One of the most important after effects of the 2010 Census is the redistricting process – the changing of political borders of Congressional districts as well as the House and Senate legislative districts. As Secretary of the Commonweath Bill Galvin reminded us constantly in preparation for the Census – getting the count right was particularly important since shifting population numbers could cause Massachusetts to lose a Congressional seat. The Census results will affect the 2012 election. Remember the brouhaha surrounding the 5th CD after the 2000 Census when under the direction of Speaker Finneran the district was threaten with elimination. Democrats and Republicans both rallied round to “Save the Fifth.” This time around the pushing and shoving could be like the “extreme games.”
Locally, the last legislative redistricting greatly changed the representation for the town of Chelmsford. For years the town had its own representative – most recently Carol Cleven (R) but the post-2000 Census redistricting divided the town among four legislators – all Democrats. Still smarting from that perceived slap-in-the-face to this town of 34,000, both the Democratic and Republican town committees are urging the Board of Selectmen to be proactive and form a committee to study the issue – to wit – getting one representative who needs the voters of Chelmsford in order to be elected. In today’s ChelmsfordMassNews, staff reporter Kevin Zimmerman reports:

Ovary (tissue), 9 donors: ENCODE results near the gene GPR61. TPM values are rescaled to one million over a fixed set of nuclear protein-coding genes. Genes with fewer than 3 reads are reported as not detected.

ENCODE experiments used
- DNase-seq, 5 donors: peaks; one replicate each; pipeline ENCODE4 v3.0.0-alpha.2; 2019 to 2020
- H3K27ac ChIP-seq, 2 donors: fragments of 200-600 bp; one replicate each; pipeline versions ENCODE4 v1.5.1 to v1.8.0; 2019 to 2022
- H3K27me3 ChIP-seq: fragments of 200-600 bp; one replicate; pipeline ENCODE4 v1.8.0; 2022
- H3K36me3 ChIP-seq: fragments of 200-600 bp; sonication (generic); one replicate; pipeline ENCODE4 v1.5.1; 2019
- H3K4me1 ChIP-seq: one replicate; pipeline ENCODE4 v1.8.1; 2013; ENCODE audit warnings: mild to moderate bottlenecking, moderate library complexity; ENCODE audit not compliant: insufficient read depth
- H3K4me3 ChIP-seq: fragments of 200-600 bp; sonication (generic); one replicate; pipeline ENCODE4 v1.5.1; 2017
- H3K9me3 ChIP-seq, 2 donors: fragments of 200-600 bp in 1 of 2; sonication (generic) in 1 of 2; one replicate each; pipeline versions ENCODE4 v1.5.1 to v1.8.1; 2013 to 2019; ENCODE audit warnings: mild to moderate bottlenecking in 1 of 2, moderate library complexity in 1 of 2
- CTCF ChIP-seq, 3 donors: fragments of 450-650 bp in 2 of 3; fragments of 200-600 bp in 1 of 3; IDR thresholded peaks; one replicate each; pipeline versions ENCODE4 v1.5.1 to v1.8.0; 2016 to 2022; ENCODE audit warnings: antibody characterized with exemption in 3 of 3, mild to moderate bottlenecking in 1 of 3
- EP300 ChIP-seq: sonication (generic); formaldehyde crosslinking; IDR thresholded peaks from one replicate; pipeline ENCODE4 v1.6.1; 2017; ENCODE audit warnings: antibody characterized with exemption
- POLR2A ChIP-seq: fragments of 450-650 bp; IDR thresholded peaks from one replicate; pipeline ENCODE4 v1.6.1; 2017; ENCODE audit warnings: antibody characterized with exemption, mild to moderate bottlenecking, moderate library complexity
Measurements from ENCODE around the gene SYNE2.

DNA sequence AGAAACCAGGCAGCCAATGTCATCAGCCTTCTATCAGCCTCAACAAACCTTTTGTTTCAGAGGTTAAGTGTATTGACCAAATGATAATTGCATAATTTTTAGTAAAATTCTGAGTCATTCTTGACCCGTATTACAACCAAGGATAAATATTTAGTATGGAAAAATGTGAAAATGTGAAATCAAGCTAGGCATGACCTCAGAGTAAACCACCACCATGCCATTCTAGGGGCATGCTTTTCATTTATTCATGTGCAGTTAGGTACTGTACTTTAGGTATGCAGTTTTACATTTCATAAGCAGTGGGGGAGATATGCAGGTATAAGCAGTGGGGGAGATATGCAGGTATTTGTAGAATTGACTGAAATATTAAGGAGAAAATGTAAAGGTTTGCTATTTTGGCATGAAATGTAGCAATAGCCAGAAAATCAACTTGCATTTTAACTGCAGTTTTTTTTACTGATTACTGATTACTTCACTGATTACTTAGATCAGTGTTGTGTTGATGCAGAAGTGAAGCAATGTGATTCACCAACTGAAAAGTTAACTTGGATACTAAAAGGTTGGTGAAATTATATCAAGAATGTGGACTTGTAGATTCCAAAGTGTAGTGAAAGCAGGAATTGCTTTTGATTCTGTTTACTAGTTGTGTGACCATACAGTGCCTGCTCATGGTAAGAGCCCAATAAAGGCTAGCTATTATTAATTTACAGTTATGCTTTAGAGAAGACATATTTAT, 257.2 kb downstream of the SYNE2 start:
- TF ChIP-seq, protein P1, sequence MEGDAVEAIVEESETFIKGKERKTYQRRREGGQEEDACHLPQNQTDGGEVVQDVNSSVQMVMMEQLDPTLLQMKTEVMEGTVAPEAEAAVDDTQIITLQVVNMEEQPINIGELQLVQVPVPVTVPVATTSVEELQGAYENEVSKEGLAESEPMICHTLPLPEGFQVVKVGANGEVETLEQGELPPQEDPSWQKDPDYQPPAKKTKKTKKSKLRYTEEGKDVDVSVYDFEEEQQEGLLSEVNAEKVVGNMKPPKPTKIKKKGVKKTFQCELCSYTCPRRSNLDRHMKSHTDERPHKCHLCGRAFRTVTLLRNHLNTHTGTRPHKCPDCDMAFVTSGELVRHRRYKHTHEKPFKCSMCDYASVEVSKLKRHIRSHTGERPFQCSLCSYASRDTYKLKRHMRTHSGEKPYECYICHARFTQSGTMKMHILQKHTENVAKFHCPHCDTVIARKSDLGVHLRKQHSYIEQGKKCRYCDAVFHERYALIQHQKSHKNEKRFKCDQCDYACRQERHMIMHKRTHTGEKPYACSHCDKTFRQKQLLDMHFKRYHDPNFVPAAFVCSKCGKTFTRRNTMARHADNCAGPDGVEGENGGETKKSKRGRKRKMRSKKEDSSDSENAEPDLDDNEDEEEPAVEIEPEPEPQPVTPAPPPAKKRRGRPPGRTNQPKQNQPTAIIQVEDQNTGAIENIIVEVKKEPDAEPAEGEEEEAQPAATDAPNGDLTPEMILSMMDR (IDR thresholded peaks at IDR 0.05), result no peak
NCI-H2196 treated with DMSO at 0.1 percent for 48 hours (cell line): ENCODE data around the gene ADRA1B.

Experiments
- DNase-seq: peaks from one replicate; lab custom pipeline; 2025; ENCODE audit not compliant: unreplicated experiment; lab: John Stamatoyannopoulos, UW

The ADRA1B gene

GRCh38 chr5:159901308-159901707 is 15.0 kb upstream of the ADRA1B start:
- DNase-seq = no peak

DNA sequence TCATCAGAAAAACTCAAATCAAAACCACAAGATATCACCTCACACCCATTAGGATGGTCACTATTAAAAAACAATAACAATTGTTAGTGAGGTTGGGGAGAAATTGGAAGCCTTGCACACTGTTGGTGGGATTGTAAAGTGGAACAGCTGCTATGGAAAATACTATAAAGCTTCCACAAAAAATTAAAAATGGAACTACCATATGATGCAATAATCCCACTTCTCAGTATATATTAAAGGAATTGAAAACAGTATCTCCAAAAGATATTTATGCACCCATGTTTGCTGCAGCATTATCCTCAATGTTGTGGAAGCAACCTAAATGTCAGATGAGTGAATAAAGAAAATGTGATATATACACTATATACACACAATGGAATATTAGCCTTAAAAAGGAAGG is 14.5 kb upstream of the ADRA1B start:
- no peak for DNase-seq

From the Republicans:“Ten years ago the town was gerrymandered*,” said Paul Rigazio, treasurer of the Chelmsford Republican Town Committee. “Chelmsford does not have one representative who is dependent on the voters of Chelmsford.” Rigazio believes because Chelmsford is split between four House districts – represented by Tom Golden, D-Lowell; Dave Nangle, D-Lowell; Cory Atkins, D-Concord and Jim Arciero, D-Westford – it often becomes an afterthought to the four representatives.From the Democrats:Chairman of the Chelmsford Democratic Town Committee Sam Poulten isn’t unhappy with the town’s current representation, but he agrees the town should start thinking about how it wants the next 10 years to look.“We support the need for the Board of Selectmen to form a committee and get involved with redistricting,” said Poulten. “We need to speak now of the importance of Chelmsford.” Read the full article here.
*Note: Elbridge T. Gerry (1744-1814) – who served as U.S. Vice-President, member of Congress (3CD-MA) and Governor of Massachusetts – was a Democrat-Republican.